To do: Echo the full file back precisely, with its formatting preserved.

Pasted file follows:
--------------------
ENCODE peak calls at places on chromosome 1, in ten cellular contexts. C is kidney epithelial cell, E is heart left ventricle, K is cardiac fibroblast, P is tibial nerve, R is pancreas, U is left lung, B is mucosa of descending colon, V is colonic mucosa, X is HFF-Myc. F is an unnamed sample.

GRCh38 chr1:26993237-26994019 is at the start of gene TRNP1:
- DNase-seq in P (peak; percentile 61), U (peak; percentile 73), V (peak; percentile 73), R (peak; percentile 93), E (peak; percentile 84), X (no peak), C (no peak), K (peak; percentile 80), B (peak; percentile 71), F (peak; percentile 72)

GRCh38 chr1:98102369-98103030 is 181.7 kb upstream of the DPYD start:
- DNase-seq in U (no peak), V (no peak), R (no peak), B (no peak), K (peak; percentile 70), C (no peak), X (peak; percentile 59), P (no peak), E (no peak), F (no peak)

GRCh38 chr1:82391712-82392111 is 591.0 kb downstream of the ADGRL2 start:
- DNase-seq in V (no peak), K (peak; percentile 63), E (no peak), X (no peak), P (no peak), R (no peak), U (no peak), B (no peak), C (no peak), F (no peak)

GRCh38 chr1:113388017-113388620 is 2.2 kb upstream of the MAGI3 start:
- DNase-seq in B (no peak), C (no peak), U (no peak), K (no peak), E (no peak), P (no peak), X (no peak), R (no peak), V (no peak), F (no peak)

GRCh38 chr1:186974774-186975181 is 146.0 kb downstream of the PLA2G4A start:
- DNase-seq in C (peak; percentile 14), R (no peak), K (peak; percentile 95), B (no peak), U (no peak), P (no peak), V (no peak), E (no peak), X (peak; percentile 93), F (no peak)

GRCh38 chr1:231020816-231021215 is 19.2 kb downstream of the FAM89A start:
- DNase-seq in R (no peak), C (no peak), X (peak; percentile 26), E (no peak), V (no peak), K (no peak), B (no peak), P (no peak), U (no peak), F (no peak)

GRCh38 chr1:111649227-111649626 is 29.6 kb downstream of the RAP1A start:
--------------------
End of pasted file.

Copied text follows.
ENCODE peak calls at places on chromosome 1, in ten cellular contexts. C is kidney epithelial cell, E is heart left ventricle, K is cardiac fibroblast, P is tibial nerve, R is pancreas, U is left lung, B is mucosa of descending colon, V is colonic mucosa, X is HFF-Myc. F is an unnamed sample.

GRCh38 chr1:26993237-26994019 is at the start of gene TRNP1:
- DNase-seq in P (peak; percentile 61), U (peak; percentile 73), V (peak; percentile 73), R (peak; percentile 93), E (peak; percentile 84), X (no peak), C (no peak), K (peak; percentile 80), B (peak; percentile 71), F (peak; percentile 72)

GRCh38 chr1:98102369-98103030 is 181.7 kb upstream of the DPYD start:
- DNase-seq in U (no peak), V (no peak), R (no peak), B (no peak), K (peak; percentile 70), C (no peak), X (peak; percentile 59), P (no peak), E (no peak), F (no peak)

GRCh38 chr1:82391712-82392111 is 591.0 kb downstream of the ADGRL2 start:
- DNase-seq in V (no peak), K (peak; percentile 63), E (no peak), X (no peak), P (no peak), R (no peak), U (no peak), B (no peak), C (no peak), F (no peak)

GRCh38 chr1:113388017-113388620 is 2.2 kb upstream of the MAGI3 start:
- DNase-seq in B (no peak), C (no peak), U (no peak), K (no peak), E (no peak), P (no peak), X (no peak), R (no peak), V (no peak), F (no peak)

GRCh38 chr1:186974774-186975181 is 146.0 kb downstream of the PLA2G4A start:
- DNase-seq in C (peak; percentile 14), R (no peak), K (peak; percentile 95), B (no peak), U (no peak), P (no peak), V (no peak), E (no peak), X (peak; percentile 93), F (no peak)

GRCh38 chr1:231020816-231021215 is 19.2 kb downstream of the FAM89A start:
- DNase-seq in R (no peak), C (no peak), X (peak; percentile 26), E (no peak), V (no peak), K (no peak), B (no peak), P (no peak), U (no peak), F (no peak)

GRCh38 chr1:111649227-111649626 is 29.6 kb downstream of the RAP1A start: